This investigation was conducted and written by Anvee Bhutani, Carlotta Hartmann, Laura McBride and Shannon Yang. Infographics by Shannon Yang and Daria Maria Koukoleva.
When Emma* visited the hospital for a serious medical concern, little did she know that it would result in her being told she would have to suspend her studies for a year. Emma, a second-year undergraduate at the University of Oxford, had consulted the college GP for the same issue prior to her hospitalisation. She had also been seeing members of the welfare team—referred to as junior deans, assistant deans or sub-deans at different Oxford colleges—regularly.
However, the day she went to the hospital in Hilary Term this year, her issue was serious, and she reached out to the junior deans. “They took me to the hospital and then they shared all of the information from what happened at the hospital with the College Doctor, the senior tutor, and some of the other welfare team members,” Emma told The Oxford Blue. “That was without my consent.”
The day after she was discharged, Emma got a phone call from the college GP, who had, despite the fact that Emma was not a minor, told her parents what had happened without telling her or asking her first. The GP also got in touch with the Senior Tutor that day, without Emma’s consent, alleging that Emma was unfit to study.
“So then the process kind of happened very, very quickly from that point,” Emma said. A couple of days later, another senior member of college notified her via email that college would be invoking a “special procedure” which could lead to her suspension. Under this procedure, a student must prove his or her fitness to study; otherwise, a year’s suspension may be imposed by the college.
The information shared by the college GP was ultimately used against her in the Cases Committee meeting, the next step of the “special procedure”: after a student is deemed unfit to study by the GP, the Senior Tutor recommends their suspension to the Cases Committee. In the absence of the student, the committee makes a decision on whether or not their studies should be suspended. Emma had not seen the doctor after her hospitalisation, so the GP’s certificate deeming her unfit to study did not come out of an actual checkup. “This was based only on information provided by the college, and I guess kind of the information based on the consultations that I had already had with her,” Emma told The Blue. “But at that point I would have been considered well enough to stay anyway.”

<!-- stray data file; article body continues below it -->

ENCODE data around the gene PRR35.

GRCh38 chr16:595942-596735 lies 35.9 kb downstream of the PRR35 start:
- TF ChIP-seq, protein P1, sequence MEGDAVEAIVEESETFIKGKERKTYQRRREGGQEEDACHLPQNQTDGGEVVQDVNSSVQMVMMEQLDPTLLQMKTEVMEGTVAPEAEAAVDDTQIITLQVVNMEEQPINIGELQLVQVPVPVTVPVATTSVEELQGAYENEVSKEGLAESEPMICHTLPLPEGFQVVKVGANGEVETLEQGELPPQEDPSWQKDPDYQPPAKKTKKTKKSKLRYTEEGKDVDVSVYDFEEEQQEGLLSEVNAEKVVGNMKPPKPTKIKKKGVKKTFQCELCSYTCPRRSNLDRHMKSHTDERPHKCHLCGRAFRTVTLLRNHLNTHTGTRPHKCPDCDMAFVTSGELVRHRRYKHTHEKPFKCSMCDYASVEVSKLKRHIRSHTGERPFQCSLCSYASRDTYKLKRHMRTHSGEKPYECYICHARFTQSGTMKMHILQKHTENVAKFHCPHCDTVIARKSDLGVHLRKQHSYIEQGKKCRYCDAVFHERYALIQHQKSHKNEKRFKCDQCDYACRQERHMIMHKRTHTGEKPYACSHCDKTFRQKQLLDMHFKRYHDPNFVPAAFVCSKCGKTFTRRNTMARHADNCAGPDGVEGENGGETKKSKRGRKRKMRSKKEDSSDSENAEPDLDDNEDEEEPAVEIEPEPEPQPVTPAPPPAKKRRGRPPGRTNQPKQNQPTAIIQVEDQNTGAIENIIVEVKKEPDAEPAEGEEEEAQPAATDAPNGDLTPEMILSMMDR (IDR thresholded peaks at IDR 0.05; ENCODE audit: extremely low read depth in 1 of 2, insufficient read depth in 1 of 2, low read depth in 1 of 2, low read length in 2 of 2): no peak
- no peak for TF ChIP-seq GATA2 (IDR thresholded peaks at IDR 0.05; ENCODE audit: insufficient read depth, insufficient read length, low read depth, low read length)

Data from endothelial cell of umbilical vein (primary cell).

Emma voiced these concerns to college officials in emails seen by The Blue, but her college continued ahead with the special procedure. Though the hospital had issued a discharge summary claiming that she was well enough to continue her studies, Emma’s college decided to suspend her. In accordance with her college’s regulations, Emma was then officially deemed unfit to study, and was informed by a senior member of college that she would be suspended from the college.
In an email exchange with the Senior Tutor, seen by The Blue, Emma expressed her indignation towards the suspension process as she was not allowed to attend the Cases Committee meeting in which the college decided that she would be suspended for one year, without an ability to appeal this decision. Emma’s frustration led to a 20-minute meeting with the deans, the only meeting she was able to attend regarding her suspension. Emma is now at home, undergoing her year-long suspension. She told The Blue:
“It was decided pretty quickly that I’d have to take exactly a year out, and I wasn’t allowed to appeal on the basis that I didn’t think it would be helpful to take a year out, so I involved my tutors, and they weren’t given a say, and neither were my parents, even though they contacted the college. It was based solely on the opinion of the college doctor. And I think the thing that I found most unfair was that the opinion of the college doctor wasn’t based on speaking to me directly, it was based on the information provided by the college, which was without my consent. That was the main thing.”